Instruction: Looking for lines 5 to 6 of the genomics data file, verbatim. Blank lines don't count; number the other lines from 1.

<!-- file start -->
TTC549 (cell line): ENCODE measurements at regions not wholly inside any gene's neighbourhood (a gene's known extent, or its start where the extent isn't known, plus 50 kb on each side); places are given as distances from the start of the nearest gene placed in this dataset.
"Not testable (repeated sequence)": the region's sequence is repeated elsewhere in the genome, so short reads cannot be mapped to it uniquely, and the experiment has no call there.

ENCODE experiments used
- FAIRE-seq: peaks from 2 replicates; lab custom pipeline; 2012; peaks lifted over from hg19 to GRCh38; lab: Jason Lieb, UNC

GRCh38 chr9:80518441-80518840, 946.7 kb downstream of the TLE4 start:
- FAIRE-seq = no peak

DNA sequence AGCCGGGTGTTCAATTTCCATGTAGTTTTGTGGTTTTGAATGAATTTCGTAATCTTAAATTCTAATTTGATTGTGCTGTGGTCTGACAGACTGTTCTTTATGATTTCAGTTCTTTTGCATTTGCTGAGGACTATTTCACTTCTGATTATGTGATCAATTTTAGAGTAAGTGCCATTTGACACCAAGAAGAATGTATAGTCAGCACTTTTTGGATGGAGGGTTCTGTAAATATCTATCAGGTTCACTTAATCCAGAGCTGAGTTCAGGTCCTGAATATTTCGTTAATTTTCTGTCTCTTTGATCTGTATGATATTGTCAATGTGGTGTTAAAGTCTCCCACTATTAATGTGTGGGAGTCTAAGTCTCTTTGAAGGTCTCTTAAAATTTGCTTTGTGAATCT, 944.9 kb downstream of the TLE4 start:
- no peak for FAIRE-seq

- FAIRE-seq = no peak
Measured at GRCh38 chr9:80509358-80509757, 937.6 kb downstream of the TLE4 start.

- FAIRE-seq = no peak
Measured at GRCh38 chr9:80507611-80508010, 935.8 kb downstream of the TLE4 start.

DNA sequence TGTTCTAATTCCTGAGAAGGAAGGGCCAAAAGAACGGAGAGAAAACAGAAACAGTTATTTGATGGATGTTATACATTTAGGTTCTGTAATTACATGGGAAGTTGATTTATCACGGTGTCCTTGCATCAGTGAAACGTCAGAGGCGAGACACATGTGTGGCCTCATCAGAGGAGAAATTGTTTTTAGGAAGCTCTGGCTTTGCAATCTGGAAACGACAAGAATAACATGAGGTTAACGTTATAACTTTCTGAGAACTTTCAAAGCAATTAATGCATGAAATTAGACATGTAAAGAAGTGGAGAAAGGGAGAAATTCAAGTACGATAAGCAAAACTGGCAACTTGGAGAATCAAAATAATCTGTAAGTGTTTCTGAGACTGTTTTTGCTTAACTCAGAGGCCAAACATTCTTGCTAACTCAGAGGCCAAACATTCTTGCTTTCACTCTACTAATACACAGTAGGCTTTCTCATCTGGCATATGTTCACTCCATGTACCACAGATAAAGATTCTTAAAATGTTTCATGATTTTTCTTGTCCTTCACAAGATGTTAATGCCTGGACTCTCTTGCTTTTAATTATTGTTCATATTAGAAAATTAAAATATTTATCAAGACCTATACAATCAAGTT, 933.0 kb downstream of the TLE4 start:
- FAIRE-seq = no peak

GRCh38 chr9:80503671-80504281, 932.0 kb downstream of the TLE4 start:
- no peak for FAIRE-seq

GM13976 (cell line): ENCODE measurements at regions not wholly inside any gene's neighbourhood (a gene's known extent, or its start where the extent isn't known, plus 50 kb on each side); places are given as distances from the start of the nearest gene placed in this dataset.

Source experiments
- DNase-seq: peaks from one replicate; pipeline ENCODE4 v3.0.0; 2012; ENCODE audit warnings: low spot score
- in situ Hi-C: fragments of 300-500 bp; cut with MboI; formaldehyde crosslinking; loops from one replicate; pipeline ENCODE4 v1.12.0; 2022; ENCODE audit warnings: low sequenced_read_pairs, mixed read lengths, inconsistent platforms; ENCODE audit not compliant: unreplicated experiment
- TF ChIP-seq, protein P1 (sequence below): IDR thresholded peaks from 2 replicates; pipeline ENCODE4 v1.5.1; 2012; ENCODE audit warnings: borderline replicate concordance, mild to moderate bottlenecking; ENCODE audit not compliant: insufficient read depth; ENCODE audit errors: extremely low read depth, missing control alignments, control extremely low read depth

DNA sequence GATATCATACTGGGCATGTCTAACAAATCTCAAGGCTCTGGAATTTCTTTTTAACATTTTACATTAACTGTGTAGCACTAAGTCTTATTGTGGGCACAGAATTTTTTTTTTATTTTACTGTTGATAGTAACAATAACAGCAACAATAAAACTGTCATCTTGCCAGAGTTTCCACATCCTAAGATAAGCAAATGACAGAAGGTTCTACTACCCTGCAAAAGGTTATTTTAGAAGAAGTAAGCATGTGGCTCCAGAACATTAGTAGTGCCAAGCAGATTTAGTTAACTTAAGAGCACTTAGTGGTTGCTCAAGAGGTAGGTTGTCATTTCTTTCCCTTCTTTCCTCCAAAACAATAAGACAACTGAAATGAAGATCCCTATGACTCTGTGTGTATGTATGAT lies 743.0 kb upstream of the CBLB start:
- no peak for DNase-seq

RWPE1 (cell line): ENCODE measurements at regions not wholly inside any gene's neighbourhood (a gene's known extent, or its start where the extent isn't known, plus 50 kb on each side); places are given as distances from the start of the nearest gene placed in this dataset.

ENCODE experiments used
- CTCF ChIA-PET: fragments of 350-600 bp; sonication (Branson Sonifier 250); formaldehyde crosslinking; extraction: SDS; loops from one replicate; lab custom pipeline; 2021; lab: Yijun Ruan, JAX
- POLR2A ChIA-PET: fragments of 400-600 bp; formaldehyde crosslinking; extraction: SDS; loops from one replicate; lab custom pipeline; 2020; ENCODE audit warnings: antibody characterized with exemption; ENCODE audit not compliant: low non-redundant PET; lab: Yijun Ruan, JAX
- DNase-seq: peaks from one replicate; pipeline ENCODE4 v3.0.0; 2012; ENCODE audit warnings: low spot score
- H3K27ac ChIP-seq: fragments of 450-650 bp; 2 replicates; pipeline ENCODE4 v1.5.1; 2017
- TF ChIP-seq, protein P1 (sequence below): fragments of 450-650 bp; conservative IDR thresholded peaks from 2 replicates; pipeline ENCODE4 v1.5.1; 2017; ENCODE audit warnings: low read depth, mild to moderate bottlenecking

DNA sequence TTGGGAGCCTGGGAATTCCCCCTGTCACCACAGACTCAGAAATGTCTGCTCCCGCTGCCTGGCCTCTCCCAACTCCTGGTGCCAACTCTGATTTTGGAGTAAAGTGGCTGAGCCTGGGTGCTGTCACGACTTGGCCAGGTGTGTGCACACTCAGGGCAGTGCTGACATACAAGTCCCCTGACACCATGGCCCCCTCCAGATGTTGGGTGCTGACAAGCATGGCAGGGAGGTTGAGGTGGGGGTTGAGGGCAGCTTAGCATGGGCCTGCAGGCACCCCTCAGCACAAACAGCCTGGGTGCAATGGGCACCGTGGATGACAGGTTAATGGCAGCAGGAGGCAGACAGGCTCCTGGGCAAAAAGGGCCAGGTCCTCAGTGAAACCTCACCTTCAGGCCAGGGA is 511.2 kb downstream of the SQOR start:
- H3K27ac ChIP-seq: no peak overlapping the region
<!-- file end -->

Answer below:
GRCh38 chr9:80518441-80518840, 946.7 kb downstream of the TLE4 start:
- FAIRE-seq = no peak